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25. Half-inch (1:126,720) map of England and Wales, sheet 36 'Plymouth, Torquay, & Exeter' (CCSA 218A/13)

 The same experimental colouring, with the array of layering, hillshading and contouring to represent the hills, as has been applied to several one-inch maps (Killarney, Dorking & Leith Hill, Aldershot North, Aldershot South, Plymouth, Torquay, Glasgow, Ilkley) is seen here at the half-inch scale on a previously unrecorded copy of sheet 36 'Plymouth, Torquay & Exeter', printed in 1919. The sheet lines are also unique. The base-map has been re-compiled and re-engraved, and is the only known example of the re-engraving of this map intended in 1914-15, but evidently aborted by the First World War. From a copy in a private collection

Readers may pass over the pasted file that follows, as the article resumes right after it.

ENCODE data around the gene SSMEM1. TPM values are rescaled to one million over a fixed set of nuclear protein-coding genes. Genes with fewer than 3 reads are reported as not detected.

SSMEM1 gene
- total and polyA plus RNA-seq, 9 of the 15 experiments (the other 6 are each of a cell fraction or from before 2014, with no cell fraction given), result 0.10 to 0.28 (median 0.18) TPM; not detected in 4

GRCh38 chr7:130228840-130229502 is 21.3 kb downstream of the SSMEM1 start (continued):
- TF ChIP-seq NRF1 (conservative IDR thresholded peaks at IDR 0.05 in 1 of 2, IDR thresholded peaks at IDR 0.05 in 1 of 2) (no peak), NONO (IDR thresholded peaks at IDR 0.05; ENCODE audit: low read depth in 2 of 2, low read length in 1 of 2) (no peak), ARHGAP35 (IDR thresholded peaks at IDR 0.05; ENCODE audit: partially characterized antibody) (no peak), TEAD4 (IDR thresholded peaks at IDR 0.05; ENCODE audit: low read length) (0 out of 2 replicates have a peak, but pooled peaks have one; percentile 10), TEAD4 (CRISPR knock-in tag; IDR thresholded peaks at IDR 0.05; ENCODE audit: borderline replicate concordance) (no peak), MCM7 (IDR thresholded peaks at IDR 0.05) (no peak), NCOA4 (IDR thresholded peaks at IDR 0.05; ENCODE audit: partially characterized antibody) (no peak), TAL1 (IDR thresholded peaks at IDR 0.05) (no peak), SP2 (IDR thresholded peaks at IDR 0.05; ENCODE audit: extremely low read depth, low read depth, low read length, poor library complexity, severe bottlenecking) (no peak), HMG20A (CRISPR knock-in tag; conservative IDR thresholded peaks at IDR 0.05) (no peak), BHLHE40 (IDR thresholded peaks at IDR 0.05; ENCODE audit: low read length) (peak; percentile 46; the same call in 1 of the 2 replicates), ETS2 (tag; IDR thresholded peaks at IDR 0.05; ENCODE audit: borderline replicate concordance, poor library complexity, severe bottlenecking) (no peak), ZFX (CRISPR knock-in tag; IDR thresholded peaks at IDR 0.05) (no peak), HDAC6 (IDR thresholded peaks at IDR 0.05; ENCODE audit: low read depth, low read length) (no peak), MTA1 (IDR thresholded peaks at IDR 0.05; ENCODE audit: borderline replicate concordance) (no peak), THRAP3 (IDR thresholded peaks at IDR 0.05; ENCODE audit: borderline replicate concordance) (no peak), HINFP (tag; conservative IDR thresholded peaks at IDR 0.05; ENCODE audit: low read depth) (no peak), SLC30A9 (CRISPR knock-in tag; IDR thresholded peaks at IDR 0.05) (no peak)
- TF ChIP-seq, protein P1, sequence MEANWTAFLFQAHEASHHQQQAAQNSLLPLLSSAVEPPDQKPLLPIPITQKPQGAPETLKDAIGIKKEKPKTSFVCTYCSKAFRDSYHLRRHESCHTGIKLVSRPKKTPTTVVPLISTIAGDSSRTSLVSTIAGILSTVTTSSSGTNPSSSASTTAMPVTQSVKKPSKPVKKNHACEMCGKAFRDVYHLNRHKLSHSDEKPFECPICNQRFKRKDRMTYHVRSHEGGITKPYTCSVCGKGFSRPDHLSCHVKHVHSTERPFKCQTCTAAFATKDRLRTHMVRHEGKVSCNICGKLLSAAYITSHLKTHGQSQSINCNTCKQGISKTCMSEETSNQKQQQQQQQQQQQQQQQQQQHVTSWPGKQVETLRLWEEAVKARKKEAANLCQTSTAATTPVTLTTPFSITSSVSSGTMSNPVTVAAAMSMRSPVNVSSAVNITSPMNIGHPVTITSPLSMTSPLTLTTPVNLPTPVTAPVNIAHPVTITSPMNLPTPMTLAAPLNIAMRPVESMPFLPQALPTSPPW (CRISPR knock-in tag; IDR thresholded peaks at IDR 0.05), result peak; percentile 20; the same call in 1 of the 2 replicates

208. Half-inch (1:126,720) 'Northern Command Manoeuvre Area (Hambleton Hills)', 1908 (CCSA 218B/56) 

By 1908 the large sheet format of the half-inch map had supplanted its small sheet predecessor in all parts of England and Wales for some two years: thus the first surprise that confronts us with the Hambleton Hills map is that it was formed of a combination of two small sheet series sheets, 14 and 20. The second surprise is that sheet 14 was never published as a small sheet. And thirdly we find green tree symbols to portray woodland areas – logical in one sense in that it was in 1908 that the symbol was introduced on the large sheet map, but unprecedented in that it was otherwise unused on small sheet maps, where solid green woodland, cased or uncased, had been the norm. The manoeuvre area between Thirsk and Helmsley is displayed in the usual way, the designated area covered by stippled red surrounded by a solid red perimeter. From a copy in a private collection